With a long report in the Travel section of The New York Times, Michael Frank tries to explain why Genoa is such a captivating destination describing the secrets of a city that is still to be fully discovered.
“Genoa is not Florence, Rome or Venice. There is no predigested list of must-see attractions or must-do activities, no romantic watery lagoons, no birth of the Renaissance to chase after. Its tourist infrastructure might be summed up as less is more. The city invites — in fact, it requires — you to have your own experience. And it repays the effort.”
Frank cites Mitchell Wolfson Jr, the American tycoon who arrived in Genoa in 1968, fell in love with it, and donated his art collection to the city council: “Once Genoa gets inside of you, it cannot be purged. Genoa has a heart and soul like no other.” The mystery, the authenticity, the particular food and dialect, a disillusioned view of the world and a fierce past, Genoa conquers tourists because it does not reveal itself all at once, and never really all the way. From the Banco di San Giorgio, to the Genoa soccer team, from Marco Polo to Cristoforo Colombo, the precious, historical stratification, overlaps with the physical one that sees the city developing both horizontally, along the coast, and vertically, multiplying the possibilities of exploration.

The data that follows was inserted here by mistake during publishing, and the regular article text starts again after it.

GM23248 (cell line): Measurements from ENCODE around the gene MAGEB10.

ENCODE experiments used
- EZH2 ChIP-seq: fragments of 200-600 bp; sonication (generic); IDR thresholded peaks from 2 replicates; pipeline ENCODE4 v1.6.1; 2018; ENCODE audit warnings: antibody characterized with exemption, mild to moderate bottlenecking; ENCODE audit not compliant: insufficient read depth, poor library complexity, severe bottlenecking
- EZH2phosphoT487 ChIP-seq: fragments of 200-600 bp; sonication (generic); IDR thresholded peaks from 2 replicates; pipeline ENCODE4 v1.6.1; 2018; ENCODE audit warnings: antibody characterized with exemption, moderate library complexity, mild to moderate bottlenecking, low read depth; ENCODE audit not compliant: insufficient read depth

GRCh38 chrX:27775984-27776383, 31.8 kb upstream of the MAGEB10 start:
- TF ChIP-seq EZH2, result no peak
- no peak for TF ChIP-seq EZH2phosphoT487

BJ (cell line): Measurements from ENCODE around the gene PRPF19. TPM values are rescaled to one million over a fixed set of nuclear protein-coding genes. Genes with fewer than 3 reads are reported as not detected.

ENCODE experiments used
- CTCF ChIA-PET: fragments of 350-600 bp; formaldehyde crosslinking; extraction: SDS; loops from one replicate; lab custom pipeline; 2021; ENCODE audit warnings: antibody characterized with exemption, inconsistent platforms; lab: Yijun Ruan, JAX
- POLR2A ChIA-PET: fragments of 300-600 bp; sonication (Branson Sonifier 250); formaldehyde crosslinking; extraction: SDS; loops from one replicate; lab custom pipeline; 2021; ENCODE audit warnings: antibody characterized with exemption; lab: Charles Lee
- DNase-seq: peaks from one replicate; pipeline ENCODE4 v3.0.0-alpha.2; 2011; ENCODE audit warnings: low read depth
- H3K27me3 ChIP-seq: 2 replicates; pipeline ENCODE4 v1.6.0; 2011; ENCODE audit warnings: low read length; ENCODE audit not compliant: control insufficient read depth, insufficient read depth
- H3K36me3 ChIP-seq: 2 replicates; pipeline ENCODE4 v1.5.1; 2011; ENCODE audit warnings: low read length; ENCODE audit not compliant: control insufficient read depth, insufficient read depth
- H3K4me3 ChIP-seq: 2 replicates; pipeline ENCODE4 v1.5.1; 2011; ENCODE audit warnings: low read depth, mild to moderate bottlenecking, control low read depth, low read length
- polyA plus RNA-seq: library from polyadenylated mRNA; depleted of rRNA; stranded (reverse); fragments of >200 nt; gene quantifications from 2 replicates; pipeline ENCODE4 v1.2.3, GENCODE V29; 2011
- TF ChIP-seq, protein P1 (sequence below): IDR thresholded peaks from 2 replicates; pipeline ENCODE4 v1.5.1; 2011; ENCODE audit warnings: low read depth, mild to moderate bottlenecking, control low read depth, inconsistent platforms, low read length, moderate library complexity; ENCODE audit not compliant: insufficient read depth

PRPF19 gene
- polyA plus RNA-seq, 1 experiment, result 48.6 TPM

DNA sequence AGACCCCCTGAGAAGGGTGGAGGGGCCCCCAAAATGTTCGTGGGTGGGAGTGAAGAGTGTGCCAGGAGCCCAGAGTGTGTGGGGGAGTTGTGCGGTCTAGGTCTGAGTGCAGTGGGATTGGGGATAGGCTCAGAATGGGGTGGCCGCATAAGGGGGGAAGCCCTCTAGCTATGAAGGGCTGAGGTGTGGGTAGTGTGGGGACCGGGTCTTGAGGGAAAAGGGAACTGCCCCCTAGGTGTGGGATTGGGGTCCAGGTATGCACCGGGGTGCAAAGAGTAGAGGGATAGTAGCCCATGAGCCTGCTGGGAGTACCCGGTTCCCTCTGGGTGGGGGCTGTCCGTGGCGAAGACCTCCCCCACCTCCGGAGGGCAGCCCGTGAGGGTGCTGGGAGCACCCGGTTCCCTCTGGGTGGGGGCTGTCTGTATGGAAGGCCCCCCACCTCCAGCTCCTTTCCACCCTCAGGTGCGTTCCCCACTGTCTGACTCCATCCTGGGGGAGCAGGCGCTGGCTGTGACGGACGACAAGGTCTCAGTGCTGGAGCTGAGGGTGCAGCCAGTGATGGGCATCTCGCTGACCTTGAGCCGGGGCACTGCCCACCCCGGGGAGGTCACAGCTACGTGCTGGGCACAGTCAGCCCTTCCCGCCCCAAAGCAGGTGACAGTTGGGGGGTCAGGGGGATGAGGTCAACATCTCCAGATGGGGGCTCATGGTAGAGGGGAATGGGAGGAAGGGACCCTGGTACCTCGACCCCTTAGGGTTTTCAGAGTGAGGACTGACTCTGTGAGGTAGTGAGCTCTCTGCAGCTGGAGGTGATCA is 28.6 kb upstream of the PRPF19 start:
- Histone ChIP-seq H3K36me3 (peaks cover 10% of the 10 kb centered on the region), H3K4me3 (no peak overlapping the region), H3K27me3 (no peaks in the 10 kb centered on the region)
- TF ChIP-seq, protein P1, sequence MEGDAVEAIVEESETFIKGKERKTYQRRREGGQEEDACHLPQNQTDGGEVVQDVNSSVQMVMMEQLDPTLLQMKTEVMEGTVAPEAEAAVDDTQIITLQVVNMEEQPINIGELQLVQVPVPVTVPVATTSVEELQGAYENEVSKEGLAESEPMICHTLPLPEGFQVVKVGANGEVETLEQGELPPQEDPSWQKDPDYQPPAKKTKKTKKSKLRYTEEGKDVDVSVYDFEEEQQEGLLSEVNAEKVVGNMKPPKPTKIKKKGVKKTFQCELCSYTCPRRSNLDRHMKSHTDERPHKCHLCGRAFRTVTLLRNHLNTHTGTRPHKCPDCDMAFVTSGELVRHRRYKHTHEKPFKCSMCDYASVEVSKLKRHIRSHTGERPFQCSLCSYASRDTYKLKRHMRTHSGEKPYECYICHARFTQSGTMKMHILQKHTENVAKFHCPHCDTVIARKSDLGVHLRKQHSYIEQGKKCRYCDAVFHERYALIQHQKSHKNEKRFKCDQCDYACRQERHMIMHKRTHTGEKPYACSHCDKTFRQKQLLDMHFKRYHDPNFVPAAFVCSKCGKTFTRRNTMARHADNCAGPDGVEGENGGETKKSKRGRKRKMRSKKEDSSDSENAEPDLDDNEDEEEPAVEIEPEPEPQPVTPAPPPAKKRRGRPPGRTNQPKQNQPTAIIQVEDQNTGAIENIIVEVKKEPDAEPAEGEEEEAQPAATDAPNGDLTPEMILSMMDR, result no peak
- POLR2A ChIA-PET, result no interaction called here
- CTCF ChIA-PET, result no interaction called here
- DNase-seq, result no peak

Ariel Dello Strologo, chairman of the Porto Antico and of the Genoese Jewish community, interviewed in the report, says that Genoa, with its countless treasures – the De Albertis Castle, Palazzo Rosso and Palazzo Bianco, Sea Museum, the Aquarium, the restaurants, the design shops, and the ice-cream parlors –, delights with what in it is antique and amazes with what in it is new.
Ilona Catani Scarlett